News » Whistler

Boot land prime site for redevelopment



The six-acre Shoestring Lodge and Boot Pub property has always been a hotspot for developers, the municipality and partiers alike.

But after operating as a pub, hostel, restaurant and Cold Beer and Wine Store throughout the past 11 years, a Vancouver-based development company has bought the prime piece of Whistler real estate.

"We identified the property years ago," said Hani Lammam, development and acquisitions officer with Cressey Developments.

The deal was done in early August but it will be a few months before the company decides how they will redevelop the land.

"It would be premature to say right now," said Lammam.

"I don’t have a sense of what the timeframes are going to be."

Located at the corner of Highway 99 and Nancy Greene Way, the Boot property is just a short walk to the village.

Even the municipality looked at buying the land at one point.

"We’ve had that site on our list of potential privately held sites for ages," said Tim Wake, general manager of the Whistler Housing Authority.

"That’s a fabulous place for employee housing.

"It’s a great opportunity because they have more land than they have development rights."

A portion of the six-acre land is zoned for tourist accommodation and includes 200 bed units.

The Shoestring Lodge uses only half of those bed units. The remaining half have yet to be developed.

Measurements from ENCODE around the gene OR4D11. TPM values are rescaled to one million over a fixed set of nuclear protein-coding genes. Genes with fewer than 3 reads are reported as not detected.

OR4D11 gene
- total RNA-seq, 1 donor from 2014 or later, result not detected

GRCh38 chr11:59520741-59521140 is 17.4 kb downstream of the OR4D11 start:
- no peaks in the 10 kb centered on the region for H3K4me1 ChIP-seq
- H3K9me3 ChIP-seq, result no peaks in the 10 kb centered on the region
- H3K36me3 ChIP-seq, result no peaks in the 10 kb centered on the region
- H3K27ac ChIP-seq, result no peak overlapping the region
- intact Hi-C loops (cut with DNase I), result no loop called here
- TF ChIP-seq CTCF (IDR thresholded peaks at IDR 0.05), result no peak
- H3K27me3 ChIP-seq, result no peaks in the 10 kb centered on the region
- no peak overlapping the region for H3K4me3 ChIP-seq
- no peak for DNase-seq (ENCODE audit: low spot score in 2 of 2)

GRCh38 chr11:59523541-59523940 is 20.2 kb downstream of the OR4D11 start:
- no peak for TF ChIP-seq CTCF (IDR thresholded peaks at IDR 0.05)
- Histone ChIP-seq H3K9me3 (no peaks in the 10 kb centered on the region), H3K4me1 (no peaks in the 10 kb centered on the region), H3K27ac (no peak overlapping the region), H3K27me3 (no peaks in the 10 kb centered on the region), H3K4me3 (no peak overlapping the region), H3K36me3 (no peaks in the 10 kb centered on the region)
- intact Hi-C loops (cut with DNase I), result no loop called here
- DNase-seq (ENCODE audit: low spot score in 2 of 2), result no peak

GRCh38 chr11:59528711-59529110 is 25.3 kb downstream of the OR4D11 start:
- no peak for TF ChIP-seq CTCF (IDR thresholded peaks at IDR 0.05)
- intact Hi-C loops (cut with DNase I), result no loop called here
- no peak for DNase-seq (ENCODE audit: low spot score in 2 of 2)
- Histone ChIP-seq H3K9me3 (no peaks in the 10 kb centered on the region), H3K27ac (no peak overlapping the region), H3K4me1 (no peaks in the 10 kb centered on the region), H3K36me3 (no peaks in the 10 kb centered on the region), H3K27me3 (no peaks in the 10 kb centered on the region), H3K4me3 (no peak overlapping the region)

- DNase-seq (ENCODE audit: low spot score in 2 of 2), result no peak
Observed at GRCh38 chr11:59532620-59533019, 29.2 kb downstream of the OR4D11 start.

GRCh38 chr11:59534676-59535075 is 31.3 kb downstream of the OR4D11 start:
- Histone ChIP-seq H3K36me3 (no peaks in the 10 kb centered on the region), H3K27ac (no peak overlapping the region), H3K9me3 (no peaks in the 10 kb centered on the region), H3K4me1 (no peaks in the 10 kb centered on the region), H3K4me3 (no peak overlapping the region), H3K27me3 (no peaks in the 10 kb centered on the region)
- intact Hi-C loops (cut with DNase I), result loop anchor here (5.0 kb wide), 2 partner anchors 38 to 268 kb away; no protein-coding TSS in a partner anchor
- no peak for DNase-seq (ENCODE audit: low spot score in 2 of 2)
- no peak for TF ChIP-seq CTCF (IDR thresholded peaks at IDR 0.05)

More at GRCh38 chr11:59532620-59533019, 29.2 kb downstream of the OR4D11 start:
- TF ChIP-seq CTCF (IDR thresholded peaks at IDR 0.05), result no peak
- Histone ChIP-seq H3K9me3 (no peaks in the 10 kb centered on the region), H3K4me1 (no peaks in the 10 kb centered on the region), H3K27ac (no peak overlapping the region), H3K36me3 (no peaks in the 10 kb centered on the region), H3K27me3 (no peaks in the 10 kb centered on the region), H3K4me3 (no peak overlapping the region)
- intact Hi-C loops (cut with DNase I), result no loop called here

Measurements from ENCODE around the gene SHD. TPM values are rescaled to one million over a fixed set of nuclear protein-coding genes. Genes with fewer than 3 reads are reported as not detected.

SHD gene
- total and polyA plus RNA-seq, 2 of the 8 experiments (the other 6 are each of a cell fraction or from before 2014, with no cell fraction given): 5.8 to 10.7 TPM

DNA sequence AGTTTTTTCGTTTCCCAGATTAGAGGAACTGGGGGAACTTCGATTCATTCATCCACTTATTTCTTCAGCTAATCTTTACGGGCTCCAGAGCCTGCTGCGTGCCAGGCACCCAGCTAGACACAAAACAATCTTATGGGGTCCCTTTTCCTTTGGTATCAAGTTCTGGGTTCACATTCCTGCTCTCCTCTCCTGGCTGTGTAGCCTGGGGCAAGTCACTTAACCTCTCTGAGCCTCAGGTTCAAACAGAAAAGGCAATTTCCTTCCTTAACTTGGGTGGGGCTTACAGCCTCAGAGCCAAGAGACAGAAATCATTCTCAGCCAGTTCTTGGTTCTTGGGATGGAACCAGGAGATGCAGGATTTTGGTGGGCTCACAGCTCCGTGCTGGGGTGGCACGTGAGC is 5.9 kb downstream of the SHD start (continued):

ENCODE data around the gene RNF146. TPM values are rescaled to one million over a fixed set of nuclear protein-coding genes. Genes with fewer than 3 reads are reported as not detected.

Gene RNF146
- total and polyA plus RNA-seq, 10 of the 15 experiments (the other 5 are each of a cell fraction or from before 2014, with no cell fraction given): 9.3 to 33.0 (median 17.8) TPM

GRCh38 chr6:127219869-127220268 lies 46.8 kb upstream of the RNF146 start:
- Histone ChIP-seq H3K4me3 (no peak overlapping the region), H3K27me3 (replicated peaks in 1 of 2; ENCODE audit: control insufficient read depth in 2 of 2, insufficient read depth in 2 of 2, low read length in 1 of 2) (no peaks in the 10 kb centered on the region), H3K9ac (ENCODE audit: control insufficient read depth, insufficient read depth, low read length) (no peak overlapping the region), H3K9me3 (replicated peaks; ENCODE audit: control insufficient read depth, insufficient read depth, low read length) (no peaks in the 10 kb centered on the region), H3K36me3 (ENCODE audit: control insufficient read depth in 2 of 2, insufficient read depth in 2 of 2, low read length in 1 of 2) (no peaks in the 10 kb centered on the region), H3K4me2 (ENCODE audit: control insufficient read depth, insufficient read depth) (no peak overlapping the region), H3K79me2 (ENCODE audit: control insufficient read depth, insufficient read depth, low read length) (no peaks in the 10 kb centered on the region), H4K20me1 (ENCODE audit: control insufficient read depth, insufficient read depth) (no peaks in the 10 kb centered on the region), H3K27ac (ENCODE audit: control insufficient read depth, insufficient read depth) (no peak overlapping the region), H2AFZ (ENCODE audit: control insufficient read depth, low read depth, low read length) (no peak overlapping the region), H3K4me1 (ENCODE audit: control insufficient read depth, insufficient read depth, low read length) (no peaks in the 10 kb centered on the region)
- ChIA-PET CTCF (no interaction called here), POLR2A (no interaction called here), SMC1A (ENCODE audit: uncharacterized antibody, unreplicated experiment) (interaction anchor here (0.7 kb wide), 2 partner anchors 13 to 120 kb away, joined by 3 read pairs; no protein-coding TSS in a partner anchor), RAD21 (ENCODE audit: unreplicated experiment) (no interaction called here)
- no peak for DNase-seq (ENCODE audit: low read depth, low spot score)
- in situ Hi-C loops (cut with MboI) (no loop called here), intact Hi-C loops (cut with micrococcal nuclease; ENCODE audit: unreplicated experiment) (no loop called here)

Ben Horne, who owned the property for the past 11 and a half years, said he was sad to see it go.

"Everyone has to have a time when they step back and let go of their baby," he said.

"The real motivation is due to the fact that there are six acres of prime real estate," said Horne, adding the lodge, pub and restaurant aren’t totally maximizing the potential revenue on that site.

"And the reality is as land values improve in Whistler, it becomes impractical to stay in a company that isn’t maximizing the available revenue..."

More than 11 years ago Horne, along with a partner, set out to create a budget hostel in an expensive resort.

"We had looked at this site, having both worked in Australia in the backpackers industry, and we liked the idea of bringing backpackers to a big resort in Canada," he said.

"We want to make it a quality destination for budget travellers in the ski world, a budget resort if you like."

The Shoestring Lodge, which was originally the Ski Boot Motel, was built in the 1960s, when skiing centred around Creekside and long before there was a Whistler Village.

Cressey Developments, the new owners of the lodge, have a history of all kinds of development, from hotels, to residential, retail, mixed use and industrial. The company developed the Westin Resort and Spa in Whistler about three years ago.

"It’s an opportunity to develop in Whistler which is a place where we have done well in the past," said Lammam. The businesses on the site will continue to function for the time being while the company looks at feasibility studies for the area.

But as for what will eventually be there, Horne said that remains to be seen.

"That’s all up in the air in terms of negotiating a comprehensive redevelopment plan with the municipality," he said. "There’s lots of opportunity there."